Soft matter, encompassing the complex matter state of materials, is an area of topical interest for chemists, physicists, and biologists. Catalysis likewise has been another area that interests chemists, physicists, and engineers alike. An overlap between these two disciplines of chemistry, though possible, has not yet received focused interest. In the context of heterogeneous catalysis, chemists and engineers essentially employ concepts of soft matter for studying and designing reactions. On the other hand, for soft-matter science tuning of non-covalent (supramolecular) interactions, interface phenomena involving these interactions, differential phase behavior, and the design of particulate matter from topology to activity, require chemistry. The present Research Topic is an attempt to reinforce and stimulate the interdisciplinary dialogue between these two areas, with an effort to understand and apply such understanding to solving practical problems persistent in these two areas.

Starting from fundamentals of soft matter ranging from inter-particle interactions, interface phenomena, active matter, to advances in phase studies, as well as an understanding of nucleation and crystallization from the standpoint of soft matter, this Research Topic will address advances in the above avenues and how such advances can accelerate developments in catalysis. Likewise, from fundamental developments in catalysis (especially heterogeneous catalysis), this Research Topic will highlight the use of concepts of soft matter in catalysis. Aspects such as tuning of interface phenomena, using chemical catalysis for inducing motion, employing novel soft-matter catalysts in cascade catalysis, electrocatalysis, and photocatalysis will be addressed. This Research Topic will also highlight the understanding of the origin of heterogeneity in catalysis and its implications in catalysis, bicontinuous interfacially jammed emulsion gels (bijels), nucleation from the standpoint of liquid-liquid phase transitions, and crystallization by particle attachment (CPA).

Studies related to the above topics will be covered and are welcome. More specifically, studies related to the adsorption of colloids to liquid-liquid interfaces in the context of catalysis, the search for particles leading to emulsion stabilization as well as catalysis thereof, and studies of phenomena like pattern formation and dynamic self-assembly in colloidal systems, are welcome in the context of the tuning of inter-particle interactions and interface phenomena with an accent on catalysis. Likewise, studies may encompass the development of nanomotors (active matter) in light of triggering important catalytic reactions. Investigations involving the development of colloidal systems on the basis of time-dependent interactions and their use in performing important functional transformations in organic substrates (cascade catalysis), as well as studies related to electrocatalysis and photocatalytic processes involving colloidal systems, nucleation and crystallization (CPA), and those exploring bijels in the context of catalysis, are welcome.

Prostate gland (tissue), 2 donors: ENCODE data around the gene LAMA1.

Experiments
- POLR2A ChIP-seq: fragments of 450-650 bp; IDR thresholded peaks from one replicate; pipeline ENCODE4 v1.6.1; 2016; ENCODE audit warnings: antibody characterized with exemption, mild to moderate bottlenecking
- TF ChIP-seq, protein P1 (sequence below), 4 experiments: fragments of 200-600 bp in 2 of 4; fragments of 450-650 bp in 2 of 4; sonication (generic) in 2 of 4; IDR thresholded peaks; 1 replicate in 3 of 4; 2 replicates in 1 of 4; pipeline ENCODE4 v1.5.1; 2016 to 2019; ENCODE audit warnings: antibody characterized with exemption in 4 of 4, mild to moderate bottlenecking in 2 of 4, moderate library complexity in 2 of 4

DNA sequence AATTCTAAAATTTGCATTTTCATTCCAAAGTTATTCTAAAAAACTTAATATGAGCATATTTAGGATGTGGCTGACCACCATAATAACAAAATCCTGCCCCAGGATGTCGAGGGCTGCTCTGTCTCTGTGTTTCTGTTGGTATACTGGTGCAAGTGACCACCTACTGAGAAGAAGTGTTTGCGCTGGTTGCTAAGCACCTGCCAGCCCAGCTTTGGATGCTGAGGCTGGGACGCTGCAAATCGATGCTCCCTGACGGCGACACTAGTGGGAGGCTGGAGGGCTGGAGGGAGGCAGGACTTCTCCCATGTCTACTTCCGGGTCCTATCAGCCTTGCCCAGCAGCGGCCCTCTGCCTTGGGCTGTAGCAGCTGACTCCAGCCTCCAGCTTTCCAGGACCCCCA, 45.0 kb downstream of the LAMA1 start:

This Research Topic will feature contributions from emerging researchers in soft matter and catalysis. Topical contributions, especially in the areas of bijels and CPA with an eye toward applications of these concepts in MOFs and coordination chemistry are welcome. In addition to contributions by established senior researchers, this Research Topic welcomes scholarly reviews with new concepts from new entrants and enthusiasts of the subject.


Keywords: soft matter, catalysis


Important Note: All contributions to this Research Topic must be within the scope of the section and journal to which they are submitted, as defined in their mission statements. Frontiers reserves the right to guide an out-of-scope manuscript to a more suitable section or journal at any stage of peer review.

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Submission Deadlines

21 June 2020 Abstract
19 October 2020 Manuscript

Participating Journals

Manuscripts can be submitted to this Research Topic via the following journals:

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Topic Editors

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Submission Deadlines

21 June 2020 Abstract
19 October 2020 Manuscript

Participating Journals

Manuscripts can be submitted to this Research Topic via the following journals: